Quasimodo (Hunchback of Notre Dame)
The Hunchback of Notre Dame has been adapted many times since 1836 when it was first made into an Opera, called La Esmeralda which libretto was written and adapted by Victor Hugo himself.
None of the various musical, cartoon or movies adaptations are 100% accurate to the book in terms of plot points and characters and that makes them so much more fascinating.
Quasimodo has captured the imaginations of artists, film markers, and actors for over a century but Quasimodo is always depicted as a hero and the main character which is not what Hugo had intended. Even in La Esmeralda he had a diminished role even though he get one of more favorable remember arias in the Opera. The story of that opera develop and backlash is very interesting.
This page looks at the major films and a few popular musicals of the Hunchback of Notre Dame and looks at the portrayal of Quasimodo.
Quasimoda a la Victor Hugo
Quasimodo is the deformed bell-ringer of Notre Dame and adopted son of Claude Frollo. Quasimodo was likely born on November 11, 1462 (he's a Scorpio).
He was most likely a Romani but he was abandoned and left in lieu of Esmeralda. Quasimodo eventually found his way to Notre Dame where Archdeacon Claude Frollo in his sympathy for orphans adopted him and gave him a home at Notre Dame.
Quasimodo is very loyal to Frollo and does what he says without question. He is bitter and avoids people except Frollo. Beside being a hunchback, Quasimodo is also described as having a horse-shoe mouth, a small left eye with bushy red eyebrow, a right eye that's completely hidden by a monstrous wart, uneven broken teeth with gaps that project out like tusks, callous lips, and forked chin. He was also described "a giant who had been broken and badly put together again."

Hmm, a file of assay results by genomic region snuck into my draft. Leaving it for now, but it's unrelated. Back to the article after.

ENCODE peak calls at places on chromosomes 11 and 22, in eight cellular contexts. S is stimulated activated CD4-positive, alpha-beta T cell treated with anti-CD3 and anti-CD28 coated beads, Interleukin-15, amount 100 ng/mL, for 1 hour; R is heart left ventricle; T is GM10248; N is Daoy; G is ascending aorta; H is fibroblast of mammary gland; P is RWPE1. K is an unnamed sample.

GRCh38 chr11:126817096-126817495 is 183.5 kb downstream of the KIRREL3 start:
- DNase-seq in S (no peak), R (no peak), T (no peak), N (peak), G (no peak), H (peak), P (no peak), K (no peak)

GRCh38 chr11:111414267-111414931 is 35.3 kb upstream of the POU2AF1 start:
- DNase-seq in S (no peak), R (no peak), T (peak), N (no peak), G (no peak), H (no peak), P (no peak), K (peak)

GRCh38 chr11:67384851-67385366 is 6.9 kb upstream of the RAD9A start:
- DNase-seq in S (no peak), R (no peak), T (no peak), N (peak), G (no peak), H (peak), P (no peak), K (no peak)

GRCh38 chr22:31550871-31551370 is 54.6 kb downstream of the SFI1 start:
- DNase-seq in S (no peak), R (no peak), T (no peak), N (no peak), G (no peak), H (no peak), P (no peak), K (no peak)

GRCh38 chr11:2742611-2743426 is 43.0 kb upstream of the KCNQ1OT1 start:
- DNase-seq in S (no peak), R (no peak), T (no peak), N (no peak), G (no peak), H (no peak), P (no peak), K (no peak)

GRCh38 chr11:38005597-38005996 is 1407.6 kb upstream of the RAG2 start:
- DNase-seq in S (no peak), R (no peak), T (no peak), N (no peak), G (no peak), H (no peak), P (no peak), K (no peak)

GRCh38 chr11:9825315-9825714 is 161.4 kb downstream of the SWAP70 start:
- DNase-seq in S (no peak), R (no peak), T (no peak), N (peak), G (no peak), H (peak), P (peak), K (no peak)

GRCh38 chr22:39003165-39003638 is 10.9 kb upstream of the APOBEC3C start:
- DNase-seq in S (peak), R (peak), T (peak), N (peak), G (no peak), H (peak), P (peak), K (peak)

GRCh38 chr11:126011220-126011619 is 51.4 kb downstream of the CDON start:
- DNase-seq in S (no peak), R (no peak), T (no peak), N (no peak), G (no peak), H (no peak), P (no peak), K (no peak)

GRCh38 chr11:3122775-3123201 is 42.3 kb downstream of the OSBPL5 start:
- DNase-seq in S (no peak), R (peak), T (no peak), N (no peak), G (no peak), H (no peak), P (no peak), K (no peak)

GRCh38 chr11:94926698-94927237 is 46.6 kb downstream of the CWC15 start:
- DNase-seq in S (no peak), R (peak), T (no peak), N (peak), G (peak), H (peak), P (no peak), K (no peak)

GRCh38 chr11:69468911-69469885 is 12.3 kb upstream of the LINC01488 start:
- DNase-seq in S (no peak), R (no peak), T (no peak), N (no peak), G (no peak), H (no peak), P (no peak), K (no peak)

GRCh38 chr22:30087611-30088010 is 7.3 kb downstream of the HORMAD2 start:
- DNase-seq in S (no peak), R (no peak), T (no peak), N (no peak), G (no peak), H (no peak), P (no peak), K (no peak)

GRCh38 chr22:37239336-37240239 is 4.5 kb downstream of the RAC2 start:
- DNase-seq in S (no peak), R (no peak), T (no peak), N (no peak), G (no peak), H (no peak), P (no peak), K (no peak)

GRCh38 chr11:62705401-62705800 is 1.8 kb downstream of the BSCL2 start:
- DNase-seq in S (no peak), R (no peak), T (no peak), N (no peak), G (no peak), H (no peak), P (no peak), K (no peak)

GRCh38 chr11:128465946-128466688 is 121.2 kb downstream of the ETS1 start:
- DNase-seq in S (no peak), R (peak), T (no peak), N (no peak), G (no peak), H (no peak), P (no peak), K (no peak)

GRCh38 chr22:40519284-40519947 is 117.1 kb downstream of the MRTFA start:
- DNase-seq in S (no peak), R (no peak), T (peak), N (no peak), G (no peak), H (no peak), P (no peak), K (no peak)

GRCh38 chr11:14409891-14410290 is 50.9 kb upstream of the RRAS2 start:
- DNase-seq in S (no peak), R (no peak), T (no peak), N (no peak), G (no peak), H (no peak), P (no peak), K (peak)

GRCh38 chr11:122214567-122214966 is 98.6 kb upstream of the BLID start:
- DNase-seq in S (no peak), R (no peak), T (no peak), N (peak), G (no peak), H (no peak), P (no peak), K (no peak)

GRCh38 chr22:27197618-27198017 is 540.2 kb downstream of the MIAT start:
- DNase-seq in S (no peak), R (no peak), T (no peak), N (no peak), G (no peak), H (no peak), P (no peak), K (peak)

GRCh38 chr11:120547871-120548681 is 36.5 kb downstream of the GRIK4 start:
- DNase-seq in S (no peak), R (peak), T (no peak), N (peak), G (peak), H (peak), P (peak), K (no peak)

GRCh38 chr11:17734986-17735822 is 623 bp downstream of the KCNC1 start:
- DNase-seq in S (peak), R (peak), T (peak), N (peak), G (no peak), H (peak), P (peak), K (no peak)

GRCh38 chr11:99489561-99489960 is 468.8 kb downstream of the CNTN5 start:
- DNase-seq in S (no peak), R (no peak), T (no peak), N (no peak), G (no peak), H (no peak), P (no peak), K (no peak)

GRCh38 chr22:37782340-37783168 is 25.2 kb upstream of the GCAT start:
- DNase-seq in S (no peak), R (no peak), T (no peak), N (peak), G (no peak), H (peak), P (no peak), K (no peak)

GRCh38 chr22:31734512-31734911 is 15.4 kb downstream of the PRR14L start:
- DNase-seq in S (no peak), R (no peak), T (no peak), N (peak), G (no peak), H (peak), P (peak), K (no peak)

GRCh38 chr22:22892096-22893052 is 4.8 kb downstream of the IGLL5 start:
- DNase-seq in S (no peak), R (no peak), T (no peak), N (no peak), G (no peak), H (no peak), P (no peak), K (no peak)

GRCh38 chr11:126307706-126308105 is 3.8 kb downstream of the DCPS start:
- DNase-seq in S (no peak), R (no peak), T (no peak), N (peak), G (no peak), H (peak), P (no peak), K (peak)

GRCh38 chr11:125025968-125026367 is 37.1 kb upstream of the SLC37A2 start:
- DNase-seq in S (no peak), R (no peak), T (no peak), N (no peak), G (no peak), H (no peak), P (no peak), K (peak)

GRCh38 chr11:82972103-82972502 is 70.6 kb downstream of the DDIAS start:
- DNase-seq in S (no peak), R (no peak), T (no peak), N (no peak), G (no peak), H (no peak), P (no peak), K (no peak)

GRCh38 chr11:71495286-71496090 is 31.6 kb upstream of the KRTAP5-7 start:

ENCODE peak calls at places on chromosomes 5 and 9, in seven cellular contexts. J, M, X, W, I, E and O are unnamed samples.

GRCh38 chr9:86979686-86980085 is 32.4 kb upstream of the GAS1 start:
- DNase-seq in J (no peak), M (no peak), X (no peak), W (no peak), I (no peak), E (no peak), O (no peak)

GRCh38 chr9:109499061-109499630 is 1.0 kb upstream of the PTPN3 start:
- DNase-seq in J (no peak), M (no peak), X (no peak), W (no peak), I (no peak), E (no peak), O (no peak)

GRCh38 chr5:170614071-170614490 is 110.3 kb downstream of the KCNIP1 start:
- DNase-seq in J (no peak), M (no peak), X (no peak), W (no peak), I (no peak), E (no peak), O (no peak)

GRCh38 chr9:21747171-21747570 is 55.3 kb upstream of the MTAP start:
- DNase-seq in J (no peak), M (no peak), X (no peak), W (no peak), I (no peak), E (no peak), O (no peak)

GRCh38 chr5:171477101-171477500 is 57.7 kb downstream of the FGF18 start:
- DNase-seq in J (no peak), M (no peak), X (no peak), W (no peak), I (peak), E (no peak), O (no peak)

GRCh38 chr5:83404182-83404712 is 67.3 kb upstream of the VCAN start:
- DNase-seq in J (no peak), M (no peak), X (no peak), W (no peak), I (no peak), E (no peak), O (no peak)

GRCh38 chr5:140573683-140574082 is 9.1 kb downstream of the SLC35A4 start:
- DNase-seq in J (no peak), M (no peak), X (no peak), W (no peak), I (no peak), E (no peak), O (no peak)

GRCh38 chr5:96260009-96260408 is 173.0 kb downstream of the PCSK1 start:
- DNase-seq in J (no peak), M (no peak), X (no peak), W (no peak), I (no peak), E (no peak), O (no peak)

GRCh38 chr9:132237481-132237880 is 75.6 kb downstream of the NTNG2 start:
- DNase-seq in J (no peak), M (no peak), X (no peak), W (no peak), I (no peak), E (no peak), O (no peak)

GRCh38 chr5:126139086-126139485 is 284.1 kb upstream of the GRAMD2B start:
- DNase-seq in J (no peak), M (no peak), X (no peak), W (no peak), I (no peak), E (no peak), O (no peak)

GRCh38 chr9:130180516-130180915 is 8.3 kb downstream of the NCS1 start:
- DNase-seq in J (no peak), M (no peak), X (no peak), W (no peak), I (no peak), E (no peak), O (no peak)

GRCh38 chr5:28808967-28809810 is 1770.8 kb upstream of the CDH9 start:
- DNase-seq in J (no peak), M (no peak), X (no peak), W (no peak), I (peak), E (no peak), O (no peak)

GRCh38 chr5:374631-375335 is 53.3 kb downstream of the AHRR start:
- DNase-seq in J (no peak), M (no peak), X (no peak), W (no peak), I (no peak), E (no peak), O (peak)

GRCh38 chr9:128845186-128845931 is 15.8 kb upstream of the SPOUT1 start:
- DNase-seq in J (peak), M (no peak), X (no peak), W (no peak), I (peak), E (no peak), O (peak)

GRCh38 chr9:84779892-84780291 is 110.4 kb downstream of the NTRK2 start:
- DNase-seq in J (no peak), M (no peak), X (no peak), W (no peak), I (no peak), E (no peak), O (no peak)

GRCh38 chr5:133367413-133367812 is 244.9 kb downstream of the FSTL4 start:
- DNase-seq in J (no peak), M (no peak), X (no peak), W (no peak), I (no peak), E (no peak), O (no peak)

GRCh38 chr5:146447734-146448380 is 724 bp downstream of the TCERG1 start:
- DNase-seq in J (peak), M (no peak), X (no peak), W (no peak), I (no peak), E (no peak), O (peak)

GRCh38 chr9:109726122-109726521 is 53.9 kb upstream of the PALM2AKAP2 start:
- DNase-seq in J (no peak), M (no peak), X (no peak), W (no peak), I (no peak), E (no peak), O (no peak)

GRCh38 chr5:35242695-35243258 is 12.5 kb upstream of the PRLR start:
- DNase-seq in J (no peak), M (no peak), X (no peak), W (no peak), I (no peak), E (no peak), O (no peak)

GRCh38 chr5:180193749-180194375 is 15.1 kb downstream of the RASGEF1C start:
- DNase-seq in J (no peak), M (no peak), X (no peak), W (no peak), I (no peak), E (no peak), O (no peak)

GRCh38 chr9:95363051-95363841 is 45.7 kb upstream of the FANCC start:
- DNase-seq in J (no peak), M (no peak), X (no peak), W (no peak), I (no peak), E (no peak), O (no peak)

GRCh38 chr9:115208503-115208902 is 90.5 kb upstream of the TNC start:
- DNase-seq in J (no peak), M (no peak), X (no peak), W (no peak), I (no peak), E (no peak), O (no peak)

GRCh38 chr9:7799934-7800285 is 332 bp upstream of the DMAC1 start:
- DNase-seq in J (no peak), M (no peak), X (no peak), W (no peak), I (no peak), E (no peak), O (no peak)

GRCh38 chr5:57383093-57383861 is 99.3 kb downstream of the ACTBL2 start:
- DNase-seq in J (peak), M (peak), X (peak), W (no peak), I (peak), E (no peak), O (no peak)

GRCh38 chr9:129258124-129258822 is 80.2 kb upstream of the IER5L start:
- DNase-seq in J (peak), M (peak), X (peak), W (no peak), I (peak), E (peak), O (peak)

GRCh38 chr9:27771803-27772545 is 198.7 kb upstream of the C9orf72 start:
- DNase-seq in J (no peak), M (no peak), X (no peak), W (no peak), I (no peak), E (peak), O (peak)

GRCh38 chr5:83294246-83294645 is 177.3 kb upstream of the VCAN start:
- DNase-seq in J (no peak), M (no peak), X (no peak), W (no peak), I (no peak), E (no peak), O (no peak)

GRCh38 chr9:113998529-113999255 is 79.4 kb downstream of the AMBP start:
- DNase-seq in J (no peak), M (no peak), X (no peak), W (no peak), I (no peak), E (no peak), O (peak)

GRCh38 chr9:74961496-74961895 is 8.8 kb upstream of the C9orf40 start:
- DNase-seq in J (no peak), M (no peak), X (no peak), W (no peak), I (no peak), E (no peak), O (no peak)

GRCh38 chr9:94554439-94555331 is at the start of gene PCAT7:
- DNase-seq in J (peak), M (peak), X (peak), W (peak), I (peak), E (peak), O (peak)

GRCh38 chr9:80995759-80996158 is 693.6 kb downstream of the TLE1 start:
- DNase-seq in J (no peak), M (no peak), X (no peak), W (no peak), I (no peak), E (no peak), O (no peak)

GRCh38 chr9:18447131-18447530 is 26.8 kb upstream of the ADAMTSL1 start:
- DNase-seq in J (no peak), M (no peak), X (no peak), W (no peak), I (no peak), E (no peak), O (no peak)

At fourteen, he became the bell-ringer out of a profound love for the bells. The bells eventually made Quasimodo deaf. Quasimodo therefore shuts himself in Notre Dame and it become his world.
At the beginning of the book he goes to the Feast of Fool and is declared Pope of Fools. Later that evening he is arrested for trying to kidnap Esmeralda because Frollo ordered him to do so. He is put on trial but due to his deafness and the deafness of the judge he is harshly sentenced to 50 lashes and an hour of public shame on the pillory. It is here that Esmeralda, on a mere whim, gave Quasimodo a drink of water, after that Quasimodo fell in love with her.
When Esmeralda is about to be executed, Quasimodo saved her and proclaimed sanctuary for her. He cared for her in Notre Dame, giving her food and his own bed. Quasimodo tried to protect Esmeralda when Notre Dame was "attacked" but he failed and she ended up dying. In a fit of rage Quasimodo threw Frollo off of Notre Dame even though he still loved his father figure.
After Esmeralda died, Quasimodo crawled into the vault where she was laid to rest and he lay down besides her to die. It's a bittersweet ending to the book and is liken to a marriage.
Quasimodo is not the original title character, Hugo titled the book Notre Dame de Paris (Our Lady of Paris) referring to to both Notre Dame the edifice and Esmeralda herself.
It was when the book was translated into English by Frederic Shoberl in 1833 that Quasimodo became the title character. Shoberl name it "The Hunchback of Notre Dame" because in England at the time Gothic novels were more in style than Romance novel.
Quasimodo has also maintained main character status by having some of the most well regarded actor playing him in the films.
Lon Chaney played Quasimodo in the 1923 version directed by Wallace Worsley. Chaney is best known for playing another deformed Frenchmen in The Phantom of the Opera as the titular Phantom or Erik.
Chaney's Quasimodo starts off morose and this is one the few instants of this personality trait remaining in a movie. He also plays into the monster aspect more than other movies as the film was label as horror, however his Quasimodo is also docile and submissive especially to Esmeralda.